Start equipment and observe gauges and equipment operation to detect malfunctions and to ensure equipment is operating to prescribed standards.
Examine equipment to detect leaks, worn or loose parts, or other indications of disrepair.
Organize and assemble routine or specialty surgical instrument trays or other sterilized supplies, filling special requests as needed.
Clean instruments to prepare them for sterilization.
Inspecting Equipment, Structures, or Material
Inspecting equipment, structures, or materials to identify the cause of errors or other problems or defects.
Updating and Using Relevant Knowledge
Keeping up-to-date technically and applying new knowledge to your job.
Monitor Processes, Materials, or Surroundings
Monitoring and reviewing information from materials, events, or the environment, to detect or assess problems.
Organizing, Planning, and Prioritizing Work
Developing specific goals and plans to prioritize, organize, and accomplish your work.
Evaluating Information to Determine Compliance with Standards
Using relevant information and individual judgment to determine whether events or processes comply with laws, regulations, or standards.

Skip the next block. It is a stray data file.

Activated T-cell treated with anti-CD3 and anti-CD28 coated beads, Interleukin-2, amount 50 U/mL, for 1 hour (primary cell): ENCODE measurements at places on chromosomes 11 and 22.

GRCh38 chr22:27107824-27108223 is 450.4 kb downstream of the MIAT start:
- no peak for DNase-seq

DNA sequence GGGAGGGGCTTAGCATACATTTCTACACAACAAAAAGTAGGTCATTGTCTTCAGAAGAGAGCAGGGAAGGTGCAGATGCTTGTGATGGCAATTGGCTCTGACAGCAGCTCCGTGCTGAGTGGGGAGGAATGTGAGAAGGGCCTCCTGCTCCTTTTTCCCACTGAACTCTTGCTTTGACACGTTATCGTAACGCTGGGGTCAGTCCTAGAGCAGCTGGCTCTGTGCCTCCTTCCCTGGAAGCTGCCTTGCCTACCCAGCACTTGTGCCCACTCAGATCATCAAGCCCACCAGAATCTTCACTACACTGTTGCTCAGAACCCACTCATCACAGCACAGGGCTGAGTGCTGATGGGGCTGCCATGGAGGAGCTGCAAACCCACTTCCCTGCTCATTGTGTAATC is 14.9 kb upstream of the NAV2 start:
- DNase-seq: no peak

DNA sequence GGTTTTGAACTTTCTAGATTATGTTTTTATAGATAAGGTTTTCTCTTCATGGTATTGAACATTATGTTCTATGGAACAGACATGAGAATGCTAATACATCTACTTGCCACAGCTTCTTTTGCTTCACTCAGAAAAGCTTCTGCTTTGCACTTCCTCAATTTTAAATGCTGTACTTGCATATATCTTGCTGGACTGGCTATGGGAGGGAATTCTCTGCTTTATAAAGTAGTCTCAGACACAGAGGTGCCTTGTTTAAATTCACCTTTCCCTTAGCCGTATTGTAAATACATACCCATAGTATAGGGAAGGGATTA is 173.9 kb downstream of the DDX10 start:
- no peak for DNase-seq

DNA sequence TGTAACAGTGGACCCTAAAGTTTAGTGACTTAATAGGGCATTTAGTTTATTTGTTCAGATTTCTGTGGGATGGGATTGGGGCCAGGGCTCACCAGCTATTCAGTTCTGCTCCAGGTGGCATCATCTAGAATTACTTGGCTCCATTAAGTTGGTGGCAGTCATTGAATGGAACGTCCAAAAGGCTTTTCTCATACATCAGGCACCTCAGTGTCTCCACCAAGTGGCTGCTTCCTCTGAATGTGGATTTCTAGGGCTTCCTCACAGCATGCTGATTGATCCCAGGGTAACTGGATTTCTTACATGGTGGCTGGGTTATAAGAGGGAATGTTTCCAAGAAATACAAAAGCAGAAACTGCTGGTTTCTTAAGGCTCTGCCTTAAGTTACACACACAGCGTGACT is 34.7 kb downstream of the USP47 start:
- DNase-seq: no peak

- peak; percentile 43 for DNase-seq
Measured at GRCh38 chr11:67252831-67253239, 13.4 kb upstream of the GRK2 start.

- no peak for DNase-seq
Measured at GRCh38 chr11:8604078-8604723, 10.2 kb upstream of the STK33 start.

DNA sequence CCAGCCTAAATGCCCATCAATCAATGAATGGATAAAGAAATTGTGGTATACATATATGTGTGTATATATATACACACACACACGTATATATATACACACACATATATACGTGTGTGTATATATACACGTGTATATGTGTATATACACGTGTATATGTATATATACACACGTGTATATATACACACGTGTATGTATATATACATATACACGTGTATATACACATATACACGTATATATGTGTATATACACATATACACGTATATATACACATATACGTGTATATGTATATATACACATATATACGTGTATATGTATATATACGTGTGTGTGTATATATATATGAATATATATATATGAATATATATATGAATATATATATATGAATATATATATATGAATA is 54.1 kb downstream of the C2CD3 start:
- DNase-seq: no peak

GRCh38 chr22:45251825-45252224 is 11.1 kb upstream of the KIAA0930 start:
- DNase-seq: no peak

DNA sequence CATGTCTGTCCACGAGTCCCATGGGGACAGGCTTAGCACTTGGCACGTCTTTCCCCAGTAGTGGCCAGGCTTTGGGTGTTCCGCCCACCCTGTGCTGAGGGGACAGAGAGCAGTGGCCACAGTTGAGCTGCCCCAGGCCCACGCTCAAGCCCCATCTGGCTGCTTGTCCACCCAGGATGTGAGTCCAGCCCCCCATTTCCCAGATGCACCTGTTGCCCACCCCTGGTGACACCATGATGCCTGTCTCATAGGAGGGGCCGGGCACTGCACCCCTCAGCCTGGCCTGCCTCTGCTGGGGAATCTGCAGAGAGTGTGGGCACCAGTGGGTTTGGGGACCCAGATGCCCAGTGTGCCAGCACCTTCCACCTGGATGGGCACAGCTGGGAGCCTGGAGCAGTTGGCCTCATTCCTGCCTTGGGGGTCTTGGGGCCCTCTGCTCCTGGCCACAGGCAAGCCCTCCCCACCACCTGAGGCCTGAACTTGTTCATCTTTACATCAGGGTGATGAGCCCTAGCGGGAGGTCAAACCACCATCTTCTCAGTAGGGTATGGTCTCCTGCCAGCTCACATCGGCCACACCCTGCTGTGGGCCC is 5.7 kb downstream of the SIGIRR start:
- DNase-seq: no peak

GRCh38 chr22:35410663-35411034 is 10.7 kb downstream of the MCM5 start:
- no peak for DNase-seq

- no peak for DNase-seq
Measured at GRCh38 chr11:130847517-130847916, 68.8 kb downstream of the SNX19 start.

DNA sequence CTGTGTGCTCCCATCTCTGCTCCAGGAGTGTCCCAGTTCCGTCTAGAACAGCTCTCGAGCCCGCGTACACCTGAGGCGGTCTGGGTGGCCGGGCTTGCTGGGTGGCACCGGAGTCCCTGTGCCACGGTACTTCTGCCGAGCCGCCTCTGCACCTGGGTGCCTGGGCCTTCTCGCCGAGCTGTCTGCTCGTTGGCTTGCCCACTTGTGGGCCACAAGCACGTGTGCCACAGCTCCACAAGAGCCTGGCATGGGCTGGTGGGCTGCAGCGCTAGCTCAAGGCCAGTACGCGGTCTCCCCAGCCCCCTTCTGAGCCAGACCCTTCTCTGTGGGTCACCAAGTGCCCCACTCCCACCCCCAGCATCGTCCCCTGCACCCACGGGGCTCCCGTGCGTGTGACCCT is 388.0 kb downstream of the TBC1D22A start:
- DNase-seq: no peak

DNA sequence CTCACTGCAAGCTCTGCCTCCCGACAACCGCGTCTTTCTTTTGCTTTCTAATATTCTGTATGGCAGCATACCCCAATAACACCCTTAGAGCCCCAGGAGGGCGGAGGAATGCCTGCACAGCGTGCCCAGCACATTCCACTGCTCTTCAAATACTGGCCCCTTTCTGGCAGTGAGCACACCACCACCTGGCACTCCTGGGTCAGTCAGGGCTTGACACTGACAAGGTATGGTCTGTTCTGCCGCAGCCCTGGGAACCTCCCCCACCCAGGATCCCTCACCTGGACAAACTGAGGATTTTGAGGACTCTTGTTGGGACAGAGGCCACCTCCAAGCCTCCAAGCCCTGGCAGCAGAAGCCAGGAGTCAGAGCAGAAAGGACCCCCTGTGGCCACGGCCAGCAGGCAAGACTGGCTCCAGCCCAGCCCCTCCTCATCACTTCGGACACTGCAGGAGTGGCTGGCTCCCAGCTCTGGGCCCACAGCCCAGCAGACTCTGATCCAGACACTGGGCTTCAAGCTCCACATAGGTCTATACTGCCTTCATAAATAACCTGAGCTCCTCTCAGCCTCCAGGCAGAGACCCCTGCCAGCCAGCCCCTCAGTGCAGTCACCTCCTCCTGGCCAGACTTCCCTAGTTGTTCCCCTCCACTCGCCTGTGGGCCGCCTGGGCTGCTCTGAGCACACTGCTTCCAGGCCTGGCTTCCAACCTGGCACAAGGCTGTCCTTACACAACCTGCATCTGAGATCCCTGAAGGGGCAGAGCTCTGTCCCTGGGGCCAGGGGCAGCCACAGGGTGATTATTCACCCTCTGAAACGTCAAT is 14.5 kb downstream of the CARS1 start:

Observing, receiving, and otherwise obtaining information from all relevant sources.
Handling and Moving Objects
Using hands and arms in handling, installing, positioning, and moving materials, and manipulating things.
Identifying Objects, Actions, and Events
Identifying information by categorizing, estimating, recognizing differences or similarities, and detecting changes in circumstances or events.
AREAS OF KNOWLEDGE
Customer and Personal Service
Knowledge of principles and processes for providing customer and personal services. This includes customer needs assessment, meeting quality standards for services, and evaluation of customer satisfaction.
Knowledge of the structure and content of the English language including the meaning and spelling of words, rules of composition, and grammar.
Education and Training
Knowledge of principles and methods for curriculum and training design, teaching and instruction for individuals and groups, and the measurement of training effects.
Production and Processing
Knowledge of raw materials, production processes, quality control, costs, and other techniques for maximizing the effective manufacture and distribution of goods.
Public Safety and Security
Knowledge of relevant equipment, policies, procedures, and strategies to promote effective local, state, or national security operations for the protection of people, data, property, and institutions.